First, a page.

📌 Being a volunteer moderator, Twitter angers Nigerian president and Zhang on Facebook
Welcome to Everything in Moderation, your weekly newsletter curated and produced by me, Ben Whitelaw.
A warm welcome to folks from EU Disinfo Lab, Carnegie Endowment for International Peace and others doing important work in the online speech space. The newsletter hits your inbox every Friday with all the latest news and must-read analysis so keep an eye out for it.
Onto this week's edition... — BW
📜 Policies - company guidelines and speech regulation
A story that has only got picked up in the last 24 hours or so: Twitter deleted a tweet from Nigerian President Muhammadu Buhari calling for those who fought in the Civil War to treat "misbehaving" young people "in the language they understand". The 12-hour posting suspension angered government ministers, who have said the platform has "double standards". Shades, here, of what is going on between Twitter and the Indian government right now.
Platformer's Casey Newton pulls together several threads that I've highlighted in EiM over the last few weeks to suggest that censorship of minority groups — see Gaza and India — has become the new crisis for social networks. There's a little irony in journalists like him calling for fewer takedowns, he notes, but:
I still see a mostly coherent story: one of platforms that helped enable the rise of authoritarians, only to see those authoritarians use their newfound power to crack down on dissent.
Along the same lines, Harvard law lecturer evelyn douek warns in a new piece for Wired that "more content moderation isn’t always better moderation, and there are trade-offs at every step". Covid-19 labels, Holocaust denier de-platforming, media outlets being downranked and imminent regulation across the globe means "the internet is sitting at a crossroads, and it’s worth being thoughtful about the path we choose for it." It certainly feels notable to me.
💡 Products - features and functionality
The burden on volunteer moderators looks set to increase as platforms and products (rightly or wrongly) pass ownership of online spaces down to users. EiM subscriber and cofounder of Crowdstack Rosemary O'Neill recently wrote a piece for Hackernoon about the move to "more manageable, human-friendly independent communities."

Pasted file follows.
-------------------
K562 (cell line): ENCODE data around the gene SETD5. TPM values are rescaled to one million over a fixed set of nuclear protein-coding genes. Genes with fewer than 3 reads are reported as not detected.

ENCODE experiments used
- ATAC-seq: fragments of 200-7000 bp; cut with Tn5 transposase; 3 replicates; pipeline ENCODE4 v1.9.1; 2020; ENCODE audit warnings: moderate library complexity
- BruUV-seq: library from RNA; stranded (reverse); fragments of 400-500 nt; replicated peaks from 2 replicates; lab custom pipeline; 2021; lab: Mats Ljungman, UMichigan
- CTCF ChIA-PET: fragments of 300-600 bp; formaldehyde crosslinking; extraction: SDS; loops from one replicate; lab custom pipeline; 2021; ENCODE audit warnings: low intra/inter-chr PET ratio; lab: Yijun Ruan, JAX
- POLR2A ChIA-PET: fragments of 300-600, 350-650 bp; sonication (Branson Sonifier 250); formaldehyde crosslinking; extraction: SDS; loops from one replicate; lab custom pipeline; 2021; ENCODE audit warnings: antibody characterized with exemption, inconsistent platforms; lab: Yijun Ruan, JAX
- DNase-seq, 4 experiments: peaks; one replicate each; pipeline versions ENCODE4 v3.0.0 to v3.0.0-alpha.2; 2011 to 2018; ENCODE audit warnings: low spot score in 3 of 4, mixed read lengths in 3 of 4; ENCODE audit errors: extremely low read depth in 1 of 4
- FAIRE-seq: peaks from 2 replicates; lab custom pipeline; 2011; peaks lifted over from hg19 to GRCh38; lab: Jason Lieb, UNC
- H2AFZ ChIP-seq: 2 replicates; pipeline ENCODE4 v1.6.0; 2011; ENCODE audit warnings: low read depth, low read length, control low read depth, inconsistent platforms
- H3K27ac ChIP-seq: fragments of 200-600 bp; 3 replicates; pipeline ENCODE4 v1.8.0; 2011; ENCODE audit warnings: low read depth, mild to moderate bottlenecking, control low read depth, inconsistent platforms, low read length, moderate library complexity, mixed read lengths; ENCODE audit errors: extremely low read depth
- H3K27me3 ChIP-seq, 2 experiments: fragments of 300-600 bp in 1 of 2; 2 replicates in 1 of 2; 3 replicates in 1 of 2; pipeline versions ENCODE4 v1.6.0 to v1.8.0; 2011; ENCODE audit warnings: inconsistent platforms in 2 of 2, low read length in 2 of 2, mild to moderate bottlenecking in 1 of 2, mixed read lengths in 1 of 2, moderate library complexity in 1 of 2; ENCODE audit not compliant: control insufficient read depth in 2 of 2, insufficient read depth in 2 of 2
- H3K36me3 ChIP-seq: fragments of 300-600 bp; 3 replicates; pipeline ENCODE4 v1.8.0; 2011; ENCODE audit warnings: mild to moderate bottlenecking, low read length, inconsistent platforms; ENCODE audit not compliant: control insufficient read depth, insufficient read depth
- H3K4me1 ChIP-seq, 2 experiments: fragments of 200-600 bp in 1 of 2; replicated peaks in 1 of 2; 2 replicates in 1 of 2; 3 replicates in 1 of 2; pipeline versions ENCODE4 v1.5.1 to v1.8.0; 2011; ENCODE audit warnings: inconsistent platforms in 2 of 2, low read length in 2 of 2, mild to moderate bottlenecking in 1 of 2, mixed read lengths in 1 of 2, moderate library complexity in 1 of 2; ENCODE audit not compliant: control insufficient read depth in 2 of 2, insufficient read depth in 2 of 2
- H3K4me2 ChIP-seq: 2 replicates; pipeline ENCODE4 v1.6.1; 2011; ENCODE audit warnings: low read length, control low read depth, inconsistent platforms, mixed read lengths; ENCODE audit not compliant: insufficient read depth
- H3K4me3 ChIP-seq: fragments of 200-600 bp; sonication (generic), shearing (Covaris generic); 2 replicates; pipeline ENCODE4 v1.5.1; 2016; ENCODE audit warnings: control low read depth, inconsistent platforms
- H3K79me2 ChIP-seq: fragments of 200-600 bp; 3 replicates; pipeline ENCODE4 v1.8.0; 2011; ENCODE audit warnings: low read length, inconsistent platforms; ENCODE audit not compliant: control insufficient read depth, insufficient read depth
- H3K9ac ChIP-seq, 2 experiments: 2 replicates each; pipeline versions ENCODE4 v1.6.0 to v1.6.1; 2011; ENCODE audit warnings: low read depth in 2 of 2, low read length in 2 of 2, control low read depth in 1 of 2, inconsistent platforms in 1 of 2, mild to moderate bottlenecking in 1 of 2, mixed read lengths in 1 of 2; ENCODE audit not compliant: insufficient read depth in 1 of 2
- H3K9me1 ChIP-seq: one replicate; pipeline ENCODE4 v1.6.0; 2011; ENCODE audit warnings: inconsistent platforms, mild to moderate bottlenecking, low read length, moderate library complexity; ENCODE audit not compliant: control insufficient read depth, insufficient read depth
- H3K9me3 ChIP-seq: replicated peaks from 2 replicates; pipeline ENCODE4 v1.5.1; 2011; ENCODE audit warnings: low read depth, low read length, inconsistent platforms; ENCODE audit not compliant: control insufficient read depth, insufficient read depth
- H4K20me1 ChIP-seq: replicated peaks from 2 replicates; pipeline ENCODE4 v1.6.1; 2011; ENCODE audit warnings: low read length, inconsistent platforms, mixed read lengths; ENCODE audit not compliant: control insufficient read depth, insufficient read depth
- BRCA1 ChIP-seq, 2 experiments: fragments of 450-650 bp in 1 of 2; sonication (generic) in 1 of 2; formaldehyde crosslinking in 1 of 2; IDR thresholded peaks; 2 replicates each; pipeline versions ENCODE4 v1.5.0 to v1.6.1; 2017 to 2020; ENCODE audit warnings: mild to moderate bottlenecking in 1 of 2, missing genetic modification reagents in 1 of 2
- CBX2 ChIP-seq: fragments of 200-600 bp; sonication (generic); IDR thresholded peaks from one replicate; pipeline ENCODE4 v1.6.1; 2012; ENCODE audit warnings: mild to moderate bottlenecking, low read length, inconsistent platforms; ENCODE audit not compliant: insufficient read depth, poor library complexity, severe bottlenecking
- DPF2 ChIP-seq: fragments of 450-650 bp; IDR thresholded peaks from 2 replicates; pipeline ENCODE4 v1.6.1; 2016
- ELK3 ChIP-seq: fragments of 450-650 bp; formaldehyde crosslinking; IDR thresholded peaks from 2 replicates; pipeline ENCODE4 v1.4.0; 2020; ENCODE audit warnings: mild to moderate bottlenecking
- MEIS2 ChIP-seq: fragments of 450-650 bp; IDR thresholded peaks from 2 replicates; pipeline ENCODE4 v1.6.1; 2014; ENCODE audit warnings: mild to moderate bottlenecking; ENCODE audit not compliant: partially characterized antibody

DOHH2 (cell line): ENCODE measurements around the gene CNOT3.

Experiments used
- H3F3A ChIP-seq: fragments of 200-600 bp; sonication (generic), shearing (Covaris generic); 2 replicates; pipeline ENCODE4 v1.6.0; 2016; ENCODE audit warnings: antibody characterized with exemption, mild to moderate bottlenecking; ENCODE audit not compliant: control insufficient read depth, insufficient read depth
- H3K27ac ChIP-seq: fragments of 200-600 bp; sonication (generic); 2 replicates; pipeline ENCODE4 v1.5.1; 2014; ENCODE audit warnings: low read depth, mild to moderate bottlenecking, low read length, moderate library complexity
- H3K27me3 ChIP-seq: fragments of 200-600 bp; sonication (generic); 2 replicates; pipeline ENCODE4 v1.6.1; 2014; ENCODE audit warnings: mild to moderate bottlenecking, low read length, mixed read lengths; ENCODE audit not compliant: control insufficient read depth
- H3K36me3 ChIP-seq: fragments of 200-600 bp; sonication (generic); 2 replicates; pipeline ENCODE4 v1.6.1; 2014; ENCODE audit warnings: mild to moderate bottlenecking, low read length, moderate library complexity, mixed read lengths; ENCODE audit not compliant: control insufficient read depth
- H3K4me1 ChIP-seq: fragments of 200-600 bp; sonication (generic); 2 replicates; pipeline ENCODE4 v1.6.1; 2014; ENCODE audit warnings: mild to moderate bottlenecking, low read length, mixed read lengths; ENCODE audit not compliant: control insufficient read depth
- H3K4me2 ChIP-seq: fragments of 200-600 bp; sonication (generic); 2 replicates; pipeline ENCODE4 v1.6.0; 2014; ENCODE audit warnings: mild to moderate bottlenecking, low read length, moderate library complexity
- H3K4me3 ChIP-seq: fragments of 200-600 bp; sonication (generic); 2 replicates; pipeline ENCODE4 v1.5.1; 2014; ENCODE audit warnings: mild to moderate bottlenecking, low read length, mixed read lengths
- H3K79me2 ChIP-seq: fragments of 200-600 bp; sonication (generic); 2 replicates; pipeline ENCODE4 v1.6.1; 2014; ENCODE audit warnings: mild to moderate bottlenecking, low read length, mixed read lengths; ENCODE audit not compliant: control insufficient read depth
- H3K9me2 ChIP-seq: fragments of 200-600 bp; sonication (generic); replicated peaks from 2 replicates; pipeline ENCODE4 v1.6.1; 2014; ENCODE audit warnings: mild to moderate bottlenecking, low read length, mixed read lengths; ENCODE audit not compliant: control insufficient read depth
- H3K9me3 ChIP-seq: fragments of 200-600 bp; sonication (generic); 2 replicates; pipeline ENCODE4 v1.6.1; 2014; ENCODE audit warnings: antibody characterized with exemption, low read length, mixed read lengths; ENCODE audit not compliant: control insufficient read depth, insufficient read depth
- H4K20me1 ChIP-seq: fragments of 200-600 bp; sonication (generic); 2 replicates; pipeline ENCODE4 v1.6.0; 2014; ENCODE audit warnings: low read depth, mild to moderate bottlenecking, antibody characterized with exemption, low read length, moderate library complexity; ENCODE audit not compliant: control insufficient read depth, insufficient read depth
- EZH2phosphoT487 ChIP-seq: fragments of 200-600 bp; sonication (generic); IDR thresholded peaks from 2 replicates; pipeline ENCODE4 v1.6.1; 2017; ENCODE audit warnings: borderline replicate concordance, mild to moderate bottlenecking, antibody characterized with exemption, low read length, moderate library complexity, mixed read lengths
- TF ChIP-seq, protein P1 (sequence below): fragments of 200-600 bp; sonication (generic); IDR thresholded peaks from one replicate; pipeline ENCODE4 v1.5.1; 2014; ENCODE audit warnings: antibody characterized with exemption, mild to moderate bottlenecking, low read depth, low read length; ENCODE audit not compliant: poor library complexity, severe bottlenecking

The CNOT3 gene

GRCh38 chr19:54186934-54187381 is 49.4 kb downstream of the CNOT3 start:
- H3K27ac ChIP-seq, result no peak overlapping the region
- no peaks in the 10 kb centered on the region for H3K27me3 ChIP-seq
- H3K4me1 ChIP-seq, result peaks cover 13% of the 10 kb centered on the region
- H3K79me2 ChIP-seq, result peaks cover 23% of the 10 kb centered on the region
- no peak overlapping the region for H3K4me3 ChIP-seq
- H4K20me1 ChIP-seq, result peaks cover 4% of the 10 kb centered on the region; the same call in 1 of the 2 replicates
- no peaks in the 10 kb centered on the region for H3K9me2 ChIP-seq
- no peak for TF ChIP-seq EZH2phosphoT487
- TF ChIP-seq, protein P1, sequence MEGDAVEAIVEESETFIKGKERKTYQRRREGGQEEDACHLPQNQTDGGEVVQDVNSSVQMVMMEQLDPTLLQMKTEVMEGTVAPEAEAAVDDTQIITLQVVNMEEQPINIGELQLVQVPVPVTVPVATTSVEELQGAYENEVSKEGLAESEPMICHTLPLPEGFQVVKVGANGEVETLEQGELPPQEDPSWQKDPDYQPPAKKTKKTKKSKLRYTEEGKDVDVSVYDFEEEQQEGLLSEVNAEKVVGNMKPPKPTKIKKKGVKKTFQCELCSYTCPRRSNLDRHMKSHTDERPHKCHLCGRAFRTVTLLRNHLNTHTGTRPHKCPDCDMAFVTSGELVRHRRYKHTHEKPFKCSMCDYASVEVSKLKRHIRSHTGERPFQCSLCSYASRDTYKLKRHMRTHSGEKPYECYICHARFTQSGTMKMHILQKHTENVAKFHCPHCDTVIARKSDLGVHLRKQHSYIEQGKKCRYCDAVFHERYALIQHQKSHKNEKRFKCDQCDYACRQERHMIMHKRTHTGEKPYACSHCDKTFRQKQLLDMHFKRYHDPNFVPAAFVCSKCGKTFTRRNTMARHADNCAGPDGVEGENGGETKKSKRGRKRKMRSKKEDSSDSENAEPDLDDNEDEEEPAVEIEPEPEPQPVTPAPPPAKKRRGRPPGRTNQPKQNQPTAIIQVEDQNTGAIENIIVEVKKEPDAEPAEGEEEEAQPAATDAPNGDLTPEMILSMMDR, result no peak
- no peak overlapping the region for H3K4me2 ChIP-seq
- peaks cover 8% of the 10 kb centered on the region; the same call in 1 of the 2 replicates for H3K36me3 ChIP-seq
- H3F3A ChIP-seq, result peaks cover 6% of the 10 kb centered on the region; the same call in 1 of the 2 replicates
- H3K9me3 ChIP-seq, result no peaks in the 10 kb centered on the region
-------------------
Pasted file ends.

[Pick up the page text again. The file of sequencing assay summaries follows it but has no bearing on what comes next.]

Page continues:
I've been keeping an eye out for case studies of volunteer-led spaces and came across this BBC profile of The Motherload, a 107,000 people-strong Facebook group founded in 2015. The article details the support it provided for mums during the pandemic as well as the influx of posts — 800 plus several hundred inbox messages a day — that its 14 volunteers moderators had to deal with. Founder Kate Dyson also notes that she spends 10 hours a day (!) managing the group for little financial reward. That will have to change.
💬 Platforms - dominant digital platforms
The ongoing storyline about Facebook and the Israel/Gaza conflict ( EiM #113 and #114) continued via several subthreads this week:
- Almost 200 employees signed an open letter calling for Facebook to launch an internal task force to “investigate and address potential biases” in both its human and automated content moderation systems, according to The Financial Times.
- Facebook-owned Instagram announced changes to the way it ranks and displays original content vs reshared after activists believed the platform was suppressing perspectives and topics.
Elsewhere, in news that may not be all that surprising, TikTok still has a boogaloo problem, according to a report by education platform Shout Out UK. You'll remember Facebook banned 200+ boogaloo accounts in July last year (EiM #71).
👥 People - those shaping the future of content moderation
Sophie Zhang has done as much as anyone in recent years to shine a light on how Facebook deals with speech issues outside the United States. The data scientist, you might remember, wrote an excoriating 6,600 word memo last year noting how the platform was slow to react to coordinated harassment in Azerbaijan and Honduras and then followed that up with more details in a must-read Guardian series in April (recapped in EiM #108).
Sophie spoke to podcast host and longtime EiM friend Patrick O'Keefe in a recent edition of the Community Signal podcast about what she found on the platform and how Facebook's actions are driven by pressure from civil society, NGOs and media. A podcast definitely worth 40 minutes of your time.
🐦 Tweets of note
- "Yesterday however, 'lumpfish' made a mistake" - this wild real-life story from gal-dem's Moya Lothian-Mclean about a forum user give a fascinating insight into how people exhibit troll-like behaviours.
- "Content moderation is hard, Stanford Law School edition" - Daphne Keller notes how a satirical email sent by a student back in January sent the US college into a spin this week.
- "Matt Gaetz's comments last night will be taken by some as encouragement to shoot community, moderation, trust, and safety pros" - the aforementioned Patrick O'Keefe, like many, is right to be worried about the US congressman's recent comments.
Everything in Moderation is a weekly newsletter about content moderation and the policies, products, platforms and people shaping its future.